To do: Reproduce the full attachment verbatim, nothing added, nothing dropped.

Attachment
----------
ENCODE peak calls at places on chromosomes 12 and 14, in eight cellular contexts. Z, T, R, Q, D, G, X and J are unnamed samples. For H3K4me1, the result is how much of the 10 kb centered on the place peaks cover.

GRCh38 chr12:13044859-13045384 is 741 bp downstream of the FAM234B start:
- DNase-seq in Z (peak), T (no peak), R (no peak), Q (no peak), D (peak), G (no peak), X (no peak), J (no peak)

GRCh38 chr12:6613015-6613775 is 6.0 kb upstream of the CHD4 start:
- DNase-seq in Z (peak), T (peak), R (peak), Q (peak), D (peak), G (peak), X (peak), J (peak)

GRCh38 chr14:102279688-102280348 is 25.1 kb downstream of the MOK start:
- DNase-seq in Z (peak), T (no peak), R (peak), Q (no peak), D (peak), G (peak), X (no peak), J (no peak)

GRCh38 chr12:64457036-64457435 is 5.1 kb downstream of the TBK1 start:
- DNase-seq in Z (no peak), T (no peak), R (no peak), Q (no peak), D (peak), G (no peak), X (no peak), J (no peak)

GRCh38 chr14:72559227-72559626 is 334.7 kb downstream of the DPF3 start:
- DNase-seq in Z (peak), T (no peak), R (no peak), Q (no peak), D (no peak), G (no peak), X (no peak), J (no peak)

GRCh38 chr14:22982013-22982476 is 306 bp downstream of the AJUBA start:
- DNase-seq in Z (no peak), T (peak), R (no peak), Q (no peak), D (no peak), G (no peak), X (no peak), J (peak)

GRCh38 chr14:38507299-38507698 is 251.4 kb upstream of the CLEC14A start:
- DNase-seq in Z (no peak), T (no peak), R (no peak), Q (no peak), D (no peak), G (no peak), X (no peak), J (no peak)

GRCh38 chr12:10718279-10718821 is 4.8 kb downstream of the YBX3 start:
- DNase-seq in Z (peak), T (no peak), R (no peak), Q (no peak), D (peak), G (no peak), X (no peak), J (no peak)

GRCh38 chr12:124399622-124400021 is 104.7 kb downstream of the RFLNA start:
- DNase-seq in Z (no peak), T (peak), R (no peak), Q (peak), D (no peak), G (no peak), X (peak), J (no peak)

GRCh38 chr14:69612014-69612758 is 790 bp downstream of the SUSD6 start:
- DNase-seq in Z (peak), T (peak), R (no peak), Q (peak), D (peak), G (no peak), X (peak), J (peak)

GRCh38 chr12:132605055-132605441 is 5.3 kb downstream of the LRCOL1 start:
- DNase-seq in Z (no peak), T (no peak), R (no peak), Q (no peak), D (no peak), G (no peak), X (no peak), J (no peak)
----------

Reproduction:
ENCODE peak calls at places on chromosomes 12 and 14, in eight cellular contexts. Z, T, R, Q, D, G, X and J are unnamed samples. For H3K4me1, the result is how much of the 10 kb centered on the place peaks cover.

GRCh38 chr12:13044859-13045384 is 741 bp downstream of the FAM234B start:
- DNase-seq in Z (peak), T (no peak), R (no peak), Q (no peak), D (peak), G (no peak), X (no peak), J (no peak)

GRCh38 chr12:6613015-6613775 is 6.0 kb upstream of the CHD4 start:
- DNase-seq in Z (peak), T (peak), R (peak), Q (peak), D (peak), G (peak), X (peak), J (peak)

GRCh38 chr14:102279688-102280348 is 25.1 kb downstream of the MOK start:
- DNase-seq in Z (peak), T (no peak), R (peak), Q (no peak), D (peak), G (peak), X (no peak), J (no peak)

GRCh38 chr12:64457036-64457435 is 5.1 kb downstream of the TBK1 start:
- DNase-seq in Z (no peak), T (no peak), R (no peak), Q (no peak), D (peak), G (no peak), X (no peak), J (no peak)

GRCh38 chr14:72559227-72559626 is 334.7 kb downstream of the DPF3 start:
- DNase-seq in Z (peak), T (no peak), R (no peak), Q (no peak), D (no peak), G (no peak), X (no peak), J (no peak)

GRCh38 chr14:22982013-22982476 is 306 bp downstream of the AJUBA start:
- DNase-seq in Z (no peak), T (peak), R (no peak), Q (no peak), D (no peak), G (no peak), X (no peak), J (peak)

GRCh38 chr14:38507299-38507698 is 251.4 kb upstream of the CLEC14A start:
- DNase-seq in Z (no peak), T (no peak), R (no peak), Q (no peak), D (no peak), G (no peak), X (no peak), J (no peak)

GRCh38 chr12:10718279-10718821 is 4.8 kb downstream of the YBX3 start:
- DNase-seq in Z (peak), T (no peak), R (no peak), Q (no peak), D (peak), G (no peak), X (no peak), J (no peak)

GRCh38 chr12:124399622-124400021 is 104.7 kb downstream of the RFLNA start:
- DNase-seq in Z (no peak), T (peak), R (no peak), Q (peak), D (no peak), G (no peak), X (peak), J (no peak)

GRCh38 chr14:69612014-69612758 is 790 bp downstream of the SUSD6 start:
- DNase-seq in Z (peak), T (peak), R (no peak), Q (peak), D (peak), G (no peak), X (peak), J (peak)

GRCh38 chr12:132605055-132605441 is 5.3 kb downstream of the LRCOL1 start:
- DNase-seq in Z (no peak), T (no peak), R (no peak), Q (no peak), D (no peak), G (no peak), X (no peak), J (no peak)